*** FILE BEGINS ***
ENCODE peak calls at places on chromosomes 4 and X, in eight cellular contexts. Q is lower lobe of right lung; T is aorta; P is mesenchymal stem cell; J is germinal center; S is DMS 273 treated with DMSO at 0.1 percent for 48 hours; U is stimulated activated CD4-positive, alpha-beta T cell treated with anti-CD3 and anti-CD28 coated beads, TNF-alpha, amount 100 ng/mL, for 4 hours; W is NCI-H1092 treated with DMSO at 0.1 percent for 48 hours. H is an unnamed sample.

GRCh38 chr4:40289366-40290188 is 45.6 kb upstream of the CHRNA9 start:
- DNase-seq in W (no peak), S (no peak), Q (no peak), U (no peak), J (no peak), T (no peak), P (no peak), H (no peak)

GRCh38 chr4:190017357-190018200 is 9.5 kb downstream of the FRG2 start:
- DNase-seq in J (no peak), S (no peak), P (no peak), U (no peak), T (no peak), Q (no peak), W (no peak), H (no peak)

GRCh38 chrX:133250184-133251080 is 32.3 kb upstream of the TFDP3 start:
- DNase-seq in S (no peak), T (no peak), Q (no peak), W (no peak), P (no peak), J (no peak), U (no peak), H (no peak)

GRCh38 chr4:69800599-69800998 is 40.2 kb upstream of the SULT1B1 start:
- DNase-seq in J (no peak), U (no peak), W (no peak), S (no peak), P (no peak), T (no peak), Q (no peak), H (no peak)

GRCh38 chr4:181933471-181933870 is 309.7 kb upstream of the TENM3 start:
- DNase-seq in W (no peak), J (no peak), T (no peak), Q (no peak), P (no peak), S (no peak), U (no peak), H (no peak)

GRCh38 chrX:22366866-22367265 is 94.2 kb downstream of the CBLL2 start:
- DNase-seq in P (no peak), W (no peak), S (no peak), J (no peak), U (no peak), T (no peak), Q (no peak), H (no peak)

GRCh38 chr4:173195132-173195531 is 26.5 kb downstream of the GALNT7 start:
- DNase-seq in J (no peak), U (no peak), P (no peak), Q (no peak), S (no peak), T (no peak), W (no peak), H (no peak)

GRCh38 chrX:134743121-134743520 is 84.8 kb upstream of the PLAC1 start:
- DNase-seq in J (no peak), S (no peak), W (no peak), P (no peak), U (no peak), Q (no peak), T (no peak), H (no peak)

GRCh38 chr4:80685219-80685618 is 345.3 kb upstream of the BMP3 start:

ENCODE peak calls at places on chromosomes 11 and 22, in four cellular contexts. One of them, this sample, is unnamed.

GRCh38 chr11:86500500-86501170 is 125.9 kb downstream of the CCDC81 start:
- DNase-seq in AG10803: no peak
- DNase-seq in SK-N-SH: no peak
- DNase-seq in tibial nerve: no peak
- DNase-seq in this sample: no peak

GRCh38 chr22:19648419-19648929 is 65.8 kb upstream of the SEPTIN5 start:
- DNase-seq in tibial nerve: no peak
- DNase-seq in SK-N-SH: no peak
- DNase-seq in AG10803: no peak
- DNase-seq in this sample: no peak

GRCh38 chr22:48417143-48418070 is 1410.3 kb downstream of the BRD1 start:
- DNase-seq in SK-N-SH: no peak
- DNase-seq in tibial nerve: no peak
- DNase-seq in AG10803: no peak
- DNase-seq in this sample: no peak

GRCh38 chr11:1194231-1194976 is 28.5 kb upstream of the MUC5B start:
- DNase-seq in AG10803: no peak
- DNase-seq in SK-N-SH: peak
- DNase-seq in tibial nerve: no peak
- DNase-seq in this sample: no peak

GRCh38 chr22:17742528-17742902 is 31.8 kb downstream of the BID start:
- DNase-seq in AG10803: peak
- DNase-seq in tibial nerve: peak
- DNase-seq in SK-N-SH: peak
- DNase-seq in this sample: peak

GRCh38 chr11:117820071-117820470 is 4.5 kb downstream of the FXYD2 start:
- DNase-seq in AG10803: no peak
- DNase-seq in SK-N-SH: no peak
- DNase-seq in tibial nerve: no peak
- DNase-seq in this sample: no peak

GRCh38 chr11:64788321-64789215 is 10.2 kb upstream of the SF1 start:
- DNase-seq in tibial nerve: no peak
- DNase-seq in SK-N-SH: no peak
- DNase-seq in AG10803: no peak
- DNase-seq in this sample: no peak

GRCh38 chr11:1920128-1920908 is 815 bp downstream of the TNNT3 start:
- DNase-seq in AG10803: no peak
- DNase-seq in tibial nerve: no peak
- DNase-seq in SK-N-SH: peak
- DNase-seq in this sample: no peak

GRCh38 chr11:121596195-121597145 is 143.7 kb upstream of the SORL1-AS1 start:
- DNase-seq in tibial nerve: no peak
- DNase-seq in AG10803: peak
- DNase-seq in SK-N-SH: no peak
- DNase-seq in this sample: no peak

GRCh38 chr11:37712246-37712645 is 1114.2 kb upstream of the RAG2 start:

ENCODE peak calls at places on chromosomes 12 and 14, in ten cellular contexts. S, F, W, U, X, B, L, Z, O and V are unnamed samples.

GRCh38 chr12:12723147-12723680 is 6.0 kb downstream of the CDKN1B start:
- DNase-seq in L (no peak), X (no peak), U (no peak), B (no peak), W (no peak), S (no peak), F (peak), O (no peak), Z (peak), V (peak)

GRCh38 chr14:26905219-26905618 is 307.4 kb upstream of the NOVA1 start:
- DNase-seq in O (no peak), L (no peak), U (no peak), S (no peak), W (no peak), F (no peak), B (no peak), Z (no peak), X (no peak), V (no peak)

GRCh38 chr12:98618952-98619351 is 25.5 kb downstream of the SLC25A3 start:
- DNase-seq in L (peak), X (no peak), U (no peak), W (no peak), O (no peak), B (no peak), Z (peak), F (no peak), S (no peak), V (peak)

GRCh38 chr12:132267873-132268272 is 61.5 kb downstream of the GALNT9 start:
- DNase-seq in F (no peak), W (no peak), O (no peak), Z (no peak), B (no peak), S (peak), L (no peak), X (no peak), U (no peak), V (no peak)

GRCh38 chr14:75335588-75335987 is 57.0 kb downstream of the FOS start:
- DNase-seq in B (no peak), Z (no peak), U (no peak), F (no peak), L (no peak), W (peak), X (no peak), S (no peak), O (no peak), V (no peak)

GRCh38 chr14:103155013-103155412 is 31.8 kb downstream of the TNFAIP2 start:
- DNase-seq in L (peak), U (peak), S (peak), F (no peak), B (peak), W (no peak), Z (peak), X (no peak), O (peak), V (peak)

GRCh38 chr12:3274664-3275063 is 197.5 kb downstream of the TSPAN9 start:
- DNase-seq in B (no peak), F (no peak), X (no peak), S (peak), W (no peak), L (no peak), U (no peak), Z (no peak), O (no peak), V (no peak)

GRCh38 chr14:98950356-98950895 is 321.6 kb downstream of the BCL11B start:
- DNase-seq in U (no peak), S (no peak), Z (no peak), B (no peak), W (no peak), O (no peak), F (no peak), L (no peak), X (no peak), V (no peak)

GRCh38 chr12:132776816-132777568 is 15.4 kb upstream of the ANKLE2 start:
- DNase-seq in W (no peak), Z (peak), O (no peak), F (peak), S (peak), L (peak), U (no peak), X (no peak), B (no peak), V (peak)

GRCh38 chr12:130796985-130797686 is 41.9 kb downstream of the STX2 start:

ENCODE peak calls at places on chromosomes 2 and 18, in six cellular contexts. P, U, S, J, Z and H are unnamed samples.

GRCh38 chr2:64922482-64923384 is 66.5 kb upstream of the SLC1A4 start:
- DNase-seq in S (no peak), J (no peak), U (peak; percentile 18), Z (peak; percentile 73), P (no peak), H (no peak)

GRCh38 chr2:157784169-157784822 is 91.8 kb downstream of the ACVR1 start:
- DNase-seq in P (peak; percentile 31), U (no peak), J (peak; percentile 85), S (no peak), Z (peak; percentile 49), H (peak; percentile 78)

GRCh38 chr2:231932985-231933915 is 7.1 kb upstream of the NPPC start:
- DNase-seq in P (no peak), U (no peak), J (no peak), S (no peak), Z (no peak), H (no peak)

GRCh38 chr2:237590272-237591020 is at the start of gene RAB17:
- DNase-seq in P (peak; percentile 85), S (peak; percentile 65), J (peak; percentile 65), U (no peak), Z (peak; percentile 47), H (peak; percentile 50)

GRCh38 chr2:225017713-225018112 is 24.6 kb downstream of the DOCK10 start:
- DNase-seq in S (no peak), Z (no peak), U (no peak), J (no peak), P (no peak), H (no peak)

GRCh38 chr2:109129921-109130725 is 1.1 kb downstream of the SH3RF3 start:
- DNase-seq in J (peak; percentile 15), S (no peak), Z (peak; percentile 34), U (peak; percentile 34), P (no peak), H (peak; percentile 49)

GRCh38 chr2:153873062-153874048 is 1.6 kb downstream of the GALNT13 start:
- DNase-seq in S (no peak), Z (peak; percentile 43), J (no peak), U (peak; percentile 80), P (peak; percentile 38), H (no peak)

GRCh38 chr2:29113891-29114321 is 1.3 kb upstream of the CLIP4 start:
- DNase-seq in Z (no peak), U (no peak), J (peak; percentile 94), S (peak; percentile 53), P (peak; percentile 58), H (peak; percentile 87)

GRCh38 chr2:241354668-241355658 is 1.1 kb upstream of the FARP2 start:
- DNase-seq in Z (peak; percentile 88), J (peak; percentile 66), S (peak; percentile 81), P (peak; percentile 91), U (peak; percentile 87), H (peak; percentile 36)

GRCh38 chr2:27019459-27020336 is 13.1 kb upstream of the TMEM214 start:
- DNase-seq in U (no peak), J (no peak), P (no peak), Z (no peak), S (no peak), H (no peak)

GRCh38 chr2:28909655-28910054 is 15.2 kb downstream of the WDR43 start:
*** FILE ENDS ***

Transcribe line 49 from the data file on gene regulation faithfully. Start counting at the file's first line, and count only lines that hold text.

- DNase-seq in this sample: no peak